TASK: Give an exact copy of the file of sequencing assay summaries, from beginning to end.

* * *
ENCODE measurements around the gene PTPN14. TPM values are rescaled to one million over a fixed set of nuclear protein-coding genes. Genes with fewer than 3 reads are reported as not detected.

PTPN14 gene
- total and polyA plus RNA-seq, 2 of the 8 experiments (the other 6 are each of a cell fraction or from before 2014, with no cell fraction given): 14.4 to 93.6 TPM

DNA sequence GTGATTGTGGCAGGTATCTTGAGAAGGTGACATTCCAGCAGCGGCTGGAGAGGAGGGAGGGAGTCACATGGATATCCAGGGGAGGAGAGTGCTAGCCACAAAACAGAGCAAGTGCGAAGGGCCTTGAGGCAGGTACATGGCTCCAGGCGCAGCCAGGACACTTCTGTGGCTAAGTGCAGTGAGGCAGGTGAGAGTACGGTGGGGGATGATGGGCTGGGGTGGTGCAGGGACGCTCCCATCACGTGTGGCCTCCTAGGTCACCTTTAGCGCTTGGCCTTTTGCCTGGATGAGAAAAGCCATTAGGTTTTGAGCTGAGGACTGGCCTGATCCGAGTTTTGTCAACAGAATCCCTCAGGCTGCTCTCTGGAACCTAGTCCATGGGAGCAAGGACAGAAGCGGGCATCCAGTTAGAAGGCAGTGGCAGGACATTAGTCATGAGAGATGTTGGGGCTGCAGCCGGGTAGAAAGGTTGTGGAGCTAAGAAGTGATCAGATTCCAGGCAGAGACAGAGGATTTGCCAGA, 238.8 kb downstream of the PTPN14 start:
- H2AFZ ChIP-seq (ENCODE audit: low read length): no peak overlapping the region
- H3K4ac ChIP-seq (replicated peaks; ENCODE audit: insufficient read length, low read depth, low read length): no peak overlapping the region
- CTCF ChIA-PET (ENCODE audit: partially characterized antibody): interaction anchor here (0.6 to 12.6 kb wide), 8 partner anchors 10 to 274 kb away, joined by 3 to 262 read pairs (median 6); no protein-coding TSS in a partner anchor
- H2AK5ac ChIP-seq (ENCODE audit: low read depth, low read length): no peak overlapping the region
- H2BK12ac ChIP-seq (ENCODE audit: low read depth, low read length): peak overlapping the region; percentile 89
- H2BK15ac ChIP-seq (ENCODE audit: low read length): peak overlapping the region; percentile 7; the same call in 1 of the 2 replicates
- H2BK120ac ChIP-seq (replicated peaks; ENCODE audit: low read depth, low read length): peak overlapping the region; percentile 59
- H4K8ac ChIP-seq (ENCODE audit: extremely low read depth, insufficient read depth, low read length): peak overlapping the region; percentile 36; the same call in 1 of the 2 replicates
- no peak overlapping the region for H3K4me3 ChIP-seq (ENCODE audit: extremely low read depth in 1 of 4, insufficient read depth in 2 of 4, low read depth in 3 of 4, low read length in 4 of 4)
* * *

ENCODE measurements around the gene PTPN14. TPM values are rescaled to one million over a fixed set of nuclear protein-coding genes. Genes with fewer than 3 reads are reported as not detected.

PTPN14 gene
- total and polyA plus RNA-seq, 2 of the 8 experiments (the other 6 are each of a cell fraction or from before 2014, with no cell fraction given): 14.4 to 93.6 TPM

DNA sequence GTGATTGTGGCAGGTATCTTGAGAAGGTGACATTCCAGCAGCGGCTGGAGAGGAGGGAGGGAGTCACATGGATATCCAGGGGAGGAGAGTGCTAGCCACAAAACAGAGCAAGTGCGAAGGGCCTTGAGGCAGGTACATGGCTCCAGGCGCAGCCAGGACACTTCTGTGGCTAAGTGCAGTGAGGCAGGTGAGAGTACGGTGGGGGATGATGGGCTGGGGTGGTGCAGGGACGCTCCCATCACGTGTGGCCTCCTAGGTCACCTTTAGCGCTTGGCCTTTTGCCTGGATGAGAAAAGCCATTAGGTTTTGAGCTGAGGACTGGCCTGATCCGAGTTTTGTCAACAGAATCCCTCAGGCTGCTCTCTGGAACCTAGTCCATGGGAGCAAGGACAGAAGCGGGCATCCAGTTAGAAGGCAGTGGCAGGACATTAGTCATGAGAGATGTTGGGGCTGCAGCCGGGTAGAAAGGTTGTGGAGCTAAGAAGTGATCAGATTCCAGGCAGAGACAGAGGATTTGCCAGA, 238.8 kb downstream of the PTPN14 start:
- H2AFZ ChIP-seq (ENCODE audit: low read length): no peak overlapping the region
- H3K4ac ChIP-seq (replicated peaks; ENCODE audit: insufficient read length, low read depth, low read length): no peak overlapping the region
- CTCF ChIA-PET (ENCODE audit: partially characterized antibody): interaction anchor here (0.6 to 12.6 kb wide), 8 partner anchors 10 to 274 kb away, joined by 3 to 262 read pairs (median 6); no protein-coding TSS in a partner anchor
- H2AK5ac ChIP-seq (ENCODE audit: low read depth, low read length): no peak overlapping the region
- H2BK12ac ChIP-seq (ENCODE audit: low read depth, low read length): peak overlapping the region; percentile 89
- H2BK15ac ChIP-seq (ENCODE audit: low read length): peak overlapping the region; percentile 7; the same call in 1 of the 2 replicates
- H2BK120ac ChIP-seq (replicated peaks; ENCODE audit: low read depth, low read length): peak overlapping the region; percentile 59
- H4K8ac ChIP-seq (ENCODE audit: extremely low read depth, insufficient read depth, low read length): peak overlapping the region; percentile 36; the same call in 1 of the 2 replicates
- no peak overlapping the region for H3K4me3 ChIP-seq (ENCODE audit: extremely low read depth in 1 of 4, insufficient read depth in 2 of 4, low read depth in 3 of 4, low read length in 4 of 4)